A Japanese Ground Self Defence Force soldier and an Australian Army soldier confirm their objective is secured in the Urban Operations Training Facility at the Shoalwater Bay Training Area, during Exercise Southern Jackaroo/Diamond Sprint 16.
A Japanese Ground Self Defence Force soldier and an Australian Army soldier confirm their objective is secured in the Urban Operations Training Facility at the Shoalwater Bay Training Area, during Exercise Southern Jackaroo/Diamond Sprint 16. CPL Dan Pinhorn

Defence force in discussion with property owners

DISCUSSIONS have begun between the Australian Defence Force (ADF) and Central Queensland property owners over the acquisition of land to expand Shoalwater Bay Training Area.

Minister for Defence, Marise Payne confirmed this yesterday following a conference with local businesses to discuss the $1 billion injection to Capricornia under the Singapore Comprehensive Strategic Partnership, struck between the two nations in May this year.

The Morning Bulletin understands a property which could be as big as 54071.76ha (540717600 sq.m) in the Marlborough area is under contract with the ADF.

Senator Payne did not confirm if any land had been purchased in Central Queensland yet, but said the ADF were "well experienced" in dealing with local land owners in the communities on these issues.

"To enable a growth in the Singaporean training arrangements in Australia of this size we do need to increase the size of both the training areas," Sen Payne said.

"Defence is beginning the process of consulting with land owners, property holders, key community stakeholders in that regard.

"I would hope that that progresses smoothly and I would hope if there were any issues or concerns then they are raised with me through the defence organisation."

Senator Payne said she had not yet been "alerted to any issues" during the land acquisition process.

The Singaporean deal will inject $2.25 billion into Queensland overall, with the $1 billion funding to Capricornia alone expected to nearly triple the number of Singaporean Army personnel to 14,000 visiting the Shoalwater Bay Training Facility annually.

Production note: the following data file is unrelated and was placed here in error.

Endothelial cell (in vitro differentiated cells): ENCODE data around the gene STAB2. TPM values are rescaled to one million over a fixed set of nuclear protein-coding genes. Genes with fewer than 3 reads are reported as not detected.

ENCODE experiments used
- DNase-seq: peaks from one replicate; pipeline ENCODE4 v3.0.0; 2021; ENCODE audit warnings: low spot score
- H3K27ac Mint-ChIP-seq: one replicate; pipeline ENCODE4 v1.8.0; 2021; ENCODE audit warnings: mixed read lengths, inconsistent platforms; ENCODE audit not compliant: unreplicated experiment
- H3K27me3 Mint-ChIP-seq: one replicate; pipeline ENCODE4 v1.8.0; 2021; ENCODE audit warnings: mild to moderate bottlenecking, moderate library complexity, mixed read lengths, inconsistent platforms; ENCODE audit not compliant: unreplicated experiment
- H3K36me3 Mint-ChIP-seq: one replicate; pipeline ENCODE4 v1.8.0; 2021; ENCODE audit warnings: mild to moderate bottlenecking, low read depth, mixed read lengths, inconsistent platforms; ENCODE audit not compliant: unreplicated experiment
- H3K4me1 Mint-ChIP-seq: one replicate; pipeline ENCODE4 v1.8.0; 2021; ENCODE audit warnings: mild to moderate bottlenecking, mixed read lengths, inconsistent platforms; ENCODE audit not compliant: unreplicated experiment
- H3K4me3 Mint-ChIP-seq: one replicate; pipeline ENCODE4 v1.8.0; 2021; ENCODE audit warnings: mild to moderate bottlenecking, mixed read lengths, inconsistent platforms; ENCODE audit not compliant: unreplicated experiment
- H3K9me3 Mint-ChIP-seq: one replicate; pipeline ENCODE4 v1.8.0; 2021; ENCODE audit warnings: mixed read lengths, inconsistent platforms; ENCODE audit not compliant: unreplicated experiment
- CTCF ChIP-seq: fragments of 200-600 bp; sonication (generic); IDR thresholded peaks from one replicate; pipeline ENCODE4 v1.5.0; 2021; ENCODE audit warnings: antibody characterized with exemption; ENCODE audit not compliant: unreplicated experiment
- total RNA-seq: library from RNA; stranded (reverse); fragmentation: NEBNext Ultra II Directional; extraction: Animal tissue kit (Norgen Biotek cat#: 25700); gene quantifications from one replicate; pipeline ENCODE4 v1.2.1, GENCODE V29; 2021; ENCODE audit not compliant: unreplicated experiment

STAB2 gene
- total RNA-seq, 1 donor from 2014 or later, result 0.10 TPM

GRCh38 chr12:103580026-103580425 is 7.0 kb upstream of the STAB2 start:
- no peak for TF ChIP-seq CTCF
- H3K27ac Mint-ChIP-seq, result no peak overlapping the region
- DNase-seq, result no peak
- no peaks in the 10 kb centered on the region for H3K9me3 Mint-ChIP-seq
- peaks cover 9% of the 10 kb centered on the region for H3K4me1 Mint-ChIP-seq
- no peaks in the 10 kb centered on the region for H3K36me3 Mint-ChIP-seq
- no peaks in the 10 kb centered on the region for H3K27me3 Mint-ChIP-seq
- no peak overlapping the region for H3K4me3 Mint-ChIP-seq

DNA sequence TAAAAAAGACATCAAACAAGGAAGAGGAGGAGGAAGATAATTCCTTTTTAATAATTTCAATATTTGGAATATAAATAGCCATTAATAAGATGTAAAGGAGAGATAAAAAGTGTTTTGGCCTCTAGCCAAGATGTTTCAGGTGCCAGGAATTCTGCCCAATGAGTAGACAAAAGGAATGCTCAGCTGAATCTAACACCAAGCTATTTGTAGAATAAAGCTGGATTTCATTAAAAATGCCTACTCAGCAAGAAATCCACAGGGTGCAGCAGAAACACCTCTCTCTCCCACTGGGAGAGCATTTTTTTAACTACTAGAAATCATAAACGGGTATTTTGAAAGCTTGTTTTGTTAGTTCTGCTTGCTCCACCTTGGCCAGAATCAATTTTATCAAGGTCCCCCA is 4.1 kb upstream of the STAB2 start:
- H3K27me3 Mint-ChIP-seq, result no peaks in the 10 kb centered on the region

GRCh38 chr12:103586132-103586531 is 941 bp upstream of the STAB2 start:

Yesterday's conference marked the first time Senator Payne had visited the region since the Federal Election campaign at the request of Capricornia MP Michelle Landry.

Senator Payne said discussions with Singaporean representatives had not resulted in a date to expect shovels in the ground.

Federal Member for Capricornia Michelle Landry MP with the Australian Defence Minister Senator the Hon. Marise Payne in Rockhampton.
Federal Member for Capricornia Michelle Landry MP with the Australian Defence Minister Senator the Hon. Marise Payne in Rockhampton. Allan Reinikka ROK031116apayne1

Rather she said an initial and detailed business plan would be developed throughout 2017, with deliverables expected for 2019.

"Concurrently with that we will be developing a master plan for both of the sites (Shoalwater Bay and Townsville Field Training Area), these are huge areas of Australia, they obviously have to be master planned," she said.

"We are talking abou,t for example, live firing training, it's a pretty serious undertaking, we need to make sure that it meets the needs of the military on both sides because whatever is built here will also be used by the ADF.

"So there will be military to military engagement to do that, but we expect to see the upgrade of the deliverables actually start in 2019."

Senator Payne said she and Ms Landry were commitment to engage the expertise, skills and workforce from local sources rather than see "foreign number plates around delivering services".

"And you wouldn't be surprised to know that the businesses in this region were standing up for themselves and saying 'we do a damn good job and we want to be a part of this', and I want to make sure with Michelle's support and Michelle's engagement that we are able to do that," Senator Payne said.

Senator Payne addressed the need to upgrade vital infrastructure such as the roads linked to Shoalwater Bay, but said the socio-encomic, environmental and community impact would have to be assessed before improvements took place, taking into account truck movements, numbers, size, volume and frequency.

Ms Landry said discussions were ongoing to decide the specifics of what would be based in Rockhampton.



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